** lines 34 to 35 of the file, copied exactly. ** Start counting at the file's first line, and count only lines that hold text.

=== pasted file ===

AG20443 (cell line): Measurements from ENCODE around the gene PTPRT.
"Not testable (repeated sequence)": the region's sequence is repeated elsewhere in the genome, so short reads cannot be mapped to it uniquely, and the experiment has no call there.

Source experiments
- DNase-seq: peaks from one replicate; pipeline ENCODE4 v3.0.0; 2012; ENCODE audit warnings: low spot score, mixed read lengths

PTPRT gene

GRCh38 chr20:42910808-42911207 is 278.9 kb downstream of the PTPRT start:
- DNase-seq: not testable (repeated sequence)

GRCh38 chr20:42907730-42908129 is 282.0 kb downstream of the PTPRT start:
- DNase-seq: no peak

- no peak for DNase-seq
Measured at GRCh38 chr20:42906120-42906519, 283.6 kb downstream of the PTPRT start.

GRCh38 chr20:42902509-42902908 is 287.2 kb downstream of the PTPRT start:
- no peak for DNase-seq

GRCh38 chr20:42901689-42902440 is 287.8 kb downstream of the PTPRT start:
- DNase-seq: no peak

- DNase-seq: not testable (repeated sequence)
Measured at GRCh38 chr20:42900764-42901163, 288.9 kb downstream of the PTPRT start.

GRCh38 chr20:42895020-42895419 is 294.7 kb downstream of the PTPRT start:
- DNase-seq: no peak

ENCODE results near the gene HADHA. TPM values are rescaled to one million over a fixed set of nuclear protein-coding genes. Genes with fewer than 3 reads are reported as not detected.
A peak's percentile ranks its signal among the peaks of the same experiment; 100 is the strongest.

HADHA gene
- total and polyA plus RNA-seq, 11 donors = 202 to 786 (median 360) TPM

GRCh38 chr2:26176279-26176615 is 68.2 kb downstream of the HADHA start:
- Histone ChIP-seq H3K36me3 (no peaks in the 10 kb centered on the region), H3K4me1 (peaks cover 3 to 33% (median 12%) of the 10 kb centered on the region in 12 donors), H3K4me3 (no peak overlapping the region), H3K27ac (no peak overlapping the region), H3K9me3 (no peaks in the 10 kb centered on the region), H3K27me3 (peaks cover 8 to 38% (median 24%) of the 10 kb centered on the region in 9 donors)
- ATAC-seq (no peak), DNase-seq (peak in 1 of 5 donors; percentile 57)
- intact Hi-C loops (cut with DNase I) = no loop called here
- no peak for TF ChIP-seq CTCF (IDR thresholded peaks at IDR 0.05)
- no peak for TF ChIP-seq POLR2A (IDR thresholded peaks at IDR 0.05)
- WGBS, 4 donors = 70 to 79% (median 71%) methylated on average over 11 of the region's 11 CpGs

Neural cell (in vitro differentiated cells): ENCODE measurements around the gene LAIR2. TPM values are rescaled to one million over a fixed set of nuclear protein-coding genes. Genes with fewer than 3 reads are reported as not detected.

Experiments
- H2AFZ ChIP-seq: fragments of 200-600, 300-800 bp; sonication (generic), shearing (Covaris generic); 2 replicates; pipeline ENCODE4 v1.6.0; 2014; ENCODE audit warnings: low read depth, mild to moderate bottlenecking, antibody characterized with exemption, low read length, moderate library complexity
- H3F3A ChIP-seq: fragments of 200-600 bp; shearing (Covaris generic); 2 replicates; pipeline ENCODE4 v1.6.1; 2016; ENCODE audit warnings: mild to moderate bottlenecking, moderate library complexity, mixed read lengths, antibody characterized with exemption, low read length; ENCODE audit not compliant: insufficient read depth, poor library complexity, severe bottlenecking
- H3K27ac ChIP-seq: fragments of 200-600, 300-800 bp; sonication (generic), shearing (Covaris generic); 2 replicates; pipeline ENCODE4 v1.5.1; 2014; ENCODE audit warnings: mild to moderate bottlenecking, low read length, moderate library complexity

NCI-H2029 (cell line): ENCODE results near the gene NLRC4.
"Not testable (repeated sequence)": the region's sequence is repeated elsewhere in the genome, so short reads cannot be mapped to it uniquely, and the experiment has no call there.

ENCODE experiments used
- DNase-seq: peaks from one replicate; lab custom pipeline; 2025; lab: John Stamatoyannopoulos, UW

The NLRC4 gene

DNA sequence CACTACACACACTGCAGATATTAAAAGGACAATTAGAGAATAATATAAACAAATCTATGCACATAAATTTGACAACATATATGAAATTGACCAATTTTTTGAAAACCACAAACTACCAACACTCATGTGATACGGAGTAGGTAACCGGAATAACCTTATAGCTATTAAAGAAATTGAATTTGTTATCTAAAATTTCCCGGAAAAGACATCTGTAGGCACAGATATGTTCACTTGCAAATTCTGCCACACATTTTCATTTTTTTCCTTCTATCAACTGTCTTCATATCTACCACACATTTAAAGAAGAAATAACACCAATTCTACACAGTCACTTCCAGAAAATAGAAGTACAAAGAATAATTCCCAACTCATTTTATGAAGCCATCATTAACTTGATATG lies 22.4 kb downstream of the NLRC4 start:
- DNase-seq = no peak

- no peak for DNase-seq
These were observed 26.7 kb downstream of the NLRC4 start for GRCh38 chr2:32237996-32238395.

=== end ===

- H3F3A ChIP-seq: fragments of 200-600 bp; shearing (Covaris generic); 2 replicates; pipeline ENCODE4 v1.6.1; 2016; ENCODE audit warnings: mild to moderate bottlenecking, moderate library complexity, mixed read lengths, antibody characterized with exemption, low read length; ENCODE audit not compliant: insufficient read depth, poor library complexity, severe bottlenecking
- H3K27ac ChIP-seq: fragments of 200-600, 300-800 bp; sonication (generic), shearing (Covaris generic); 2 replicates; pipeline ENCODE4 v1.5.1; 2014; ENCODE audit warnings: mild to moderate bottlenecking, low read length, moderate library complexity